In conclusion it’s a fact of project management that effective priority management is crucial to “staying the course” through the turbulence that accompanies projects.

Susan Peterson, M.B.A., PMP, is a consultant who manages diverse programs and projects in both the private and public sectors for individual organizations and consortia. She also conducts enterprise assessments of project portfolio management practices. Prior to establishing her consulting practice Susan led major efforts for Fortune 100 organizations throughout the United States. She teaches the Project Management Simulation capstone course in the University of California, San Diego, Project Management certificate program and is a member of the curriculum committee. She can be contacted at susanada@aol.com.

Handling Project Re-work

A reader at ProjectManagementQuestions.com asked:  How do I account for project re-work in the project plan? 

In anticipation of us all doing the right thing, there really isn’t any formal guideline for handling re-work in a schedule which is universal.  Every organization sets their own norms.  In fact, I’m not sure I would want to call it out as a separately tracked item unless there was an ongoing issue with re-work from a project team, which does happen.  The expectation for any properly managed project is that some tasks will come in early and some will be late for a variety of reasons, including re-work.  The end result is that you hit the mark at the end of the project, or at least come close (within 10-20%).  Perhaps the better question is: How do I keep all my projects on track?

I have used a few different methods myself in the past:

  1. After the project schedule is complete, add a portion of your contingency time to all tasks resulting in deliverables.  If re-work isn’t significant or required to be tracked separately, this is ideal and you just track the schedule and actual time spent in the plan without doing anything special.  In general, as time on the project progresses, some tasks will come in early and some will be late (for many different reasons including re-work).  In some environments (e.g. software/technology) there will be other documents such as bug tickets from which you can derive the project time on re-work if necessary. Track in a separate spreadsheet if necessary.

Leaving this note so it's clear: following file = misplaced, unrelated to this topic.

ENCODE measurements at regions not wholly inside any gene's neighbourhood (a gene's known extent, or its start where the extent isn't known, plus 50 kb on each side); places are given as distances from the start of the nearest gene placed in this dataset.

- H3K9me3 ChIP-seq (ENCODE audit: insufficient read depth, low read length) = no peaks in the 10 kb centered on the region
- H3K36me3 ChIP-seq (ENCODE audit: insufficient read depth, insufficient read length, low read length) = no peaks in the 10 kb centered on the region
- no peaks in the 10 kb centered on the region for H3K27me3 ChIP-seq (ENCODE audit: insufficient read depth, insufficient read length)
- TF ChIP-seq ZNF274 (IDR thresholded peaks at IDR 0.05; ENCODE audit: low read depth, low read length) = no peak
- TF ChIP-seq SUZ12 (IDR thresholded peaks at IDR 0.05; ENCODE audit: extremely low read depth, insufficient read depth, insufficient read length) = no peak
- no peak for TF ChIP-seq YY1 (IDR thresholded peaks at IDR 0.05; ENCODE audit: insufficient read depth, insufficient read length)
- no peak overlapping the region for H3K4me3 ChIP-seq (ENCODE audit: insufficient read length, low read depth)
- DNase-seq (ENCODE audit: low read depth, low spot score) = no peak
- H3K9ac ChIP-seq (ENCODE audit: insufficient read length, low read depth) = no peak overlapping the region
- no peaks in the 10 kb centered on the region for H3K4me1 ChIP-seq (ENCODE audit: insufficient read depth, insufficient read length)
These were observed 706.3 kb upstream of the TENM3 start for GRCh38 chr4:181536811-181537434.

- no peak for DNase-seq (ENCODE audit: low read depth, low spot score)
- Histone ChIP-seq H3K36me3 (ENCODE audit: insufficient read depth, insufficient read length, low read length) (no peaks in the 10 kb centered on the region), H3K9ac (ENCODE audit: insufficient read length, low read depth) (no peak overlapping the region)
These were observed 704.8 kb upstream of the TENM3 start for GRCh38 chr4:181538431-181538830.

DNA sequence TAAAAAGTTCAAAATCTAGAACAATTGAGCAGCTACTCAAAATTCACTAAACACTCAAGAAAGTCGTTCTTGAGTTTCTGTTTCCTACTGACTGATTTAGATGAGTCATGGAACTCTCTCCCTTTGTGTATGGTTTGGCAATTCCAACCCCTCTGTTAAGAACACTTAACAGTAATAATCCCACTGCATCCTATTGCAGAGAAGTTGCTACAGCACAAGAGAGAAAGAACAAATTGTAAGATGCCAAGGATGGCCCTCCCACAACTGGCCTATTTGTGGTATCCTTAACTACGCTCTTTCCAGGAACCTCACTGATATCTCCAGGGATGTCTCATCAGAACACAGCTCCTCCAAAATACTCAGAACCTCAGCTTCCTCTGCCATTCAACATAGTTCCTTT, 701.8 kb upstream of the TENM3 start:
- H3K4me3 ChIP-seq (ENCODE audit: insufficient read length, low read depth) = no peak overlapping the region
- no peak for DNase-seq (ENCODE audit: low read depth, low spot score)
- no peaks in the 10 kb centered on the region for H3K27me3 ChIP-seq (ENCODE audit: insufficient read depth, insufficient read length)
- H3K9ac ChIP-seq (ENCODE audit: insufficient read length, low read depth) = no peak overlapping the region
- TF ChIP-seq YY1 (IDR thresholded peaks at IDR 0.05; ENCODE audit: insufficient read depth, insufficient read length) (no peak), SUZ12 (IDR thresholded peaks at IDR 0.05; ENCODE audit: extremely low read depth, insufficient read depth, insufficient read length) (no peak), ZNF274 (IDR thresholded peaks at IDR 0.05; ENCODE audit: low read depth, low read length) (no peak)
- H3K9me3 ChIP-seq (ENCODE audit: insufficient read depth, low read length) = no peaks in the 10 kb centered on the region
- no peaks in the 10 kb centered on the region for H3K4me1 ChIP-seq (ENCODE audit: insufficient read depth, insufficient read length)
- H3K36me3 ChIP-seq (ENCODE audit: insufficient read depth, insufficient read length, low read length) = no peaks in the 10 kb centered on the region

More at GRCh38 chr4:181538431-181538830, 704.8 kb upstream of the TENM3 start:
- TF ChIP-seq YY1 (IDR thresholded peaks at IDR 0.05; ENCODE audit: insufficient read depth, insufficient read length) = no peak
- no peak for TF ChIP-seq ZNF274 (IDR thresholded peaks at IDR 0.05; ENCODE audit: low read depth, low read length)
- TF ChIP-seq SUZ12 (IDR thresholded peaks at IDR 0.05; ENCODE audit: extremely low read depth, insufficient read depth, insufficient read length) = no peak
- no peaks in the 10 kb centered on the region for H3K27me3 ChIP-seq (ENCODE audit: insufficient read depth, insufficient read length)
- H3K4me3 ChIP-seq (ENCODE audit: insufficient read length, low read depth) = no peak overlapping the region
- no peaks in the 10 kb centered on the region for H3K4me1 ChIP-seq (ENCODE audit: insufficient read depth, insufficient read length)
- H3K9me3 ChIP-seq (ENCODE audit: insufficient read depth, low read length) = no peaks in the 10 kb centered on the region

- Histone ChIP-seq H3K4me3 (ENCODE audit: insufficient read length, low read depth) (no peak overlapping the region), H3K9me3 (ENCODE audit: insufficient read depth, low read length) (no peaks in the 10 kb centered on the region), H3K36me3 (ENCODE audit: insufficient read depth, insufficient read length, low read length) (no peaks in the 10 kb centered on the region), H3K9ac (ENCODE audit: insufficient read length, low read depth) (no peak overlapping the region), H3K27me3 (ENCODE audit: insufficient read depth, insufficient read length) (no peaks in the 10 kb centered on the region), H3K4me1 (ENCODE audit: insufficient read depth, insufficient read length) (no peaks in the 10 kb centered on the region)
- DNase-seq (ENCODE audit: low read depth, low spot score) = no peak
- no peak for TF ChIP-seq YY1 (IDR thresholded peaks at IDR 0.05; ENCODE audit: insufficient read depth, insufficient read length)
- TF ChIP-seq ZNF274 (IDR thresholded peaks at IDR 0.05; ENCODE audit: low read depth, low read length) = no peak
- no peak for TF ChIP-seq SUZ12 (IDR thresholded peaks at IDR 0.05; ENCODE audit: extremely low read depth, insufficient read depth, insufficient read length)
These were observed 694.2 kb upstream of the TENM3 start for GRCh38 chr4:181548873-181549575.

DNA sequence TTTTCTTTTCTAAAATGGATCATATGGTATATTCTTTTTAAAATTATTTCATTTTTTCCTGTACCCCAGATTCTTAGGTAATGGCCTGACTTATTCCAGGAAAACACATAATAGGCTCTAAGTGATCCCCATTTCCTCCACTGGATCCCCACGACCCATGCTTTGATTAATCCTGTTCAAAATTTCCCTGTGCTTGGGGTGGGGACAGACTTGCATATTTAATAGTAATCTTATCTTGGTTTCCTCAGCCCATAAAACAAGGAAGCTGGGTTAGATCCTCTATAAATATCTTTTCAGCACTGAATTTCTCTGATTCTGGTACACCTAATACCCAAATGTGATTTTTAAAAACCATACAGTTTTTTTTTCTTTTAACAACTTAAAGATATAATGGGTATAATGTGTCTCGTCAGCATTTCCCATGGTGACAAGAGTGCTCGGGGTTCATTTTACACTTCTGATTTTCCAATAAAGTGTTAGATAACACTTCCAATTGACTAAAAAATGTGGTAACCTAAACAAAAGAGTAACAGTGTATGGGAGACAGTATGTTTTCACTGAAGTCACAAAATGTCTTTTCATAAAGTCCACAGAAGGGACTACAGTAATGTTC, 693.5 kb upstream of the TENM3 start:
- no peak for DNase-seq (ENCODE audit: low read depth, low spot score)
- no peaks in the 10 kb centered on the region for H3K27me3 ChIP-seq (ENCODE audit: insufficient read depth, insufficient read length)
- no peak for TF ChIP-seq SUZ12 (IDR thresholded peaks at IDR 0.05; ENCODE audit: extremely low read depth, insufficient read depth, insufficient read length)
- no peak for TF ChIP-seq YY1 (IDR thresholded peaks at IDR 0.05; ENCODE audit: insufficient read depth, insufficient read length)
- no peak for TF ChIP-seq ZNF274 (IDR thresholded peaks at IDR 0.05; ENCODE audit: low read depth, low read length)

2. Possibly in conjunction with #1, and if re-work tracking isn’t important, just track the rework as actual time against the original task or the QA task for the deliverable being re-worked.  Without the contingency, your performance against baseline will not be good, but you will have accurately captured the project timeline status.
  3. If re-work tracking is important to the project and your organization, add new tasks and deliverables to the project without re-baselining.  These too will be deviations from the baseline.  If the deviations become too significant, then you may want to consider re-baselining the project which will mean re-estimating all tasks going forward.

The bottom line is that estimates are exactly that — estimates.  We don’t need to tell people “no rework allowed”.  At the same time, we need to maintain the expectation that everyone is doing the right thing and trying their best to minimize re-work.  Well managed projects tend to “hit their mark” because some tasks are early and some are late.  If you are not experiencing this, there may be some issues with your estimating process or scheduling process, and you need to reflect on how to best manage that.  If this is allowed to go on for too long, you will tend to build dysfunction into the project team and the organization.  The PMBOK® Guide tells us that the result of poor quality and a lot of re-work is a demoralized and low performing team.